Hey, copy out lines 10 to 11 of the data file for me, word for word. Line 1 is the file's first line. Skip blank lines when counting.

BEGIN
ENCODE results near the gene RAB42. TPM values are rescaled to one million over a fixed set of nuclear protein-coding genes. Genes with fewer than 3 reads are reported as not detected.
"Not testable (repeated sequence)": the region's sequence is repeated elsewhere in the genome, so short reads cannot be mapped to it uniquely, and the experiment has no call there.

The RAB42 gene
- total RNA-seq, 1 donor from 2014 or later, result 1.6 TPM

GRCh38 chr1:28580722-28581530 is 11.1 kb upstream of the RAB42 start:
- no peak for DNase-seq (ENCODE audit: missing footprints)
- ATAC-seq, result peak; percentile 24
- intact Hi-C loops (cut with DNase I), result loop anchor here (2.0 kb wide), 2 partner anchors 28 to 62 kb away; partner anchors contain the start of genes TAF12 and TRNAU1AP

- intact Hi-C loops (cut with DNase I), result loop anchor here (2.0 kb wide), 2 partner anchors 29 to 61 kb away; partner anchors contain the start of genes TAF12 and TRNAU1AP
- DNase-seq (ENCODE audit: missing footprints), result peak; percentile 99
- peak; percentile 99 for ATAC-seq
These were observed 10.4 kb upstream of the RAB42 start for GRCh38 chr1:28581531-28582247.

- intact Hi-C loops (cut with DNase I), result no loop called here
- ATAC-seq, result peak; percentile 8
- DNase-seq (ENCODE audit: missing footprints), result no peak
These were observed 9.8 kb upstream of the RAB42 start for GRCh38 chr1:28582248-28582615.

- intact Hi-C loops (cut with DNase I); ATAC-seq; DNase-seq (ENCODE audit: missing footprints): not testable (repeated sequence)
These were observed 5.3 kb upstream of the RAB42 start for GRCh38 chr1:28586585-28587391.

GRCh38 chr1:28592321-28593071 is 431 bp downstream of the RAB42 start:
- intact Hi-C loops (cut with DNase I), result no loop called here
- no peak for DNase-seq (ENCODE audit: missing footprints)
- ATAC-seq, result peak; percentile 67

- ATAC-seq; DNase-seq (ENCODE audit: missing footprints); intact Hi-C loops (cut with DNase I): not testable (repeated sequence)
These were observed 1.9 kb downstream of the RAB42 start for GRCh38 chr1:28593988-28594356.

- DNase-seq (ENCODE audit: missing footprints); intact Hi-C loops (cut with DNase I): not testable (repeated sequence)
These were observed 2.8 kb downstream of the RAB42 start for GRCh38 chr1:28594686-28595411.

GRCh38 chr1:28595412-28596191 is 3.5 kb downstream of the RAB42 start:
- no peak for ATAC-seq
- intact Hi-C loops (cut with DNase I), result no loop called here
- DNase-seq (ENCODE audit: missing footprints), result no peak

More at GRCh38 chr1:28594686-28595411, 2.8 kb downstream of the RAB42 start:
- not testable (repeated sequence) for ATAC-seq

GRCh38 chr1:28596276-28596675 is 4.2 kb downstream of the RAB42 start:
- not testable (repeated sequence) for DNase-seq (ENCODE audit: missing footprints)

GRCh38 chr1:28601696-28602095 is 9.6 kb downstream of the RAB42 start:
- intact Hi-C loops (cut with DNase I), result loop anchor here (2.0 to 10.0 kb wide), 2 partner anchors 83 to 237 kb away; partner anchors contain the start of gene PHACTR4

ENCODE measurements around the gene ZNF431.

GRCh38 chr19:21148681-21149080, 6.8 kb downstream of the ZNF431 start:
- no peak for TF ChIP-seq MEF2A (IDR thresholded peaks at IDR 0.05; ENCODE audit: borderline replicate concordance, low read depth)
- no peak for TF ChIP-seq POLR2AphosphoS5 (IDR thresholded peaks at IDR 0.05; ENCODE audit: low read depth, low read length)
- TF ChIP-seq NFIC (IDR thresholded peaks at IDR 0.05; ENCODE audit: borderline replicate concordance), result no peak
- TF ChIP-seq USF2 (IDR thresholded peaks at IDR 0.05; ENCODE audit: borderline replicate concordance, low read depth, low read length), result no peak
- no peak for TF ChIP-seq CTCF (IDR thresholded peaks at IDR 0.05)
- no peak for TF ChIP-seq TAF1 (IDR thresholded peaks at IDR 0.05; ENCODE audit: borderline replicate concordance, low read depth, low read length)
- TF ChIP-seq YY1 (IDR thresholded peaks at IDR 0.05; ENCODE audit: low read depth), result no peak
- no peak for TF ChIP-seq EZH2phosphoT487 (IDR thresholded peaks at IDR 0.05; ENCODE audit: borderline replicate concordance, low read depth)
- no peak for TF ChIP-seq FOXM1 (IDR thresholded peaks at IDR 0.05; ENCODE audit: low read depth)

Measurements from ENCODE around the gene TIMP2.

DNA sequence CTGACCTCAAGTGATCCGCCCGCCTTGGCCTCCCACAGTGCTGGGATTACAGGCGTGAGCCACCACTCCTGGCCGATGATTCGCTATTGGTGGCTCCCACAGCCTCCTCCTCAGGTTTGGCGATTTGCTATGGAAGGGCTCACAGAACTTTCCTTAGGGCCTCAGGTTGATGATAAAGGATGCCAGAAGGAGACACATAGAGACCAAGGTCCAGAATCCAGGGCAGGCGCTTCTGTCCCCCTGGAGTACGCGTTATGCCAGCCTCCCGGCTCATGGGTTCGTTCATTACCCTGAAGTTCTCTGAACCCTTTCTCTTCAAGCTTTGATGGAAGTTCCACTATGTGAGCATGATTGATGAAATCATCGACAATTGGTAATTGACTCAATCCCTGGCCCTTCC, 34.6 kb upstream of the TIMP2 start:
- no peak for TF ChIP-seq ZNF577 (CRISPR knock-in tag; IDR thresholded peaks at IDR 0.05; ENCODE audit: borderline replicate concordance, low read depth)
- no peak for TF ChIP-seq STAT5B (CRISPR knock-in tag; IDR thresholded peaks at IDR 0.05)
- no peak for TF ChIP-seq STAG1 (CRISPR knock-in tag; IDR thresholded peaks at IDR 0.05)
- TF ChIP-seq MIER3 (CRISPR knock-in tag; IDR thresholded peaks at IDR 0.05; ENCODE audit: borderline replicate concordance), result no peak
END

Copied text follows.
- DNase-seq (ENCODE audit: missing footprints), result peak; percentile 99
- peak; percentile 99 for ATAC-seq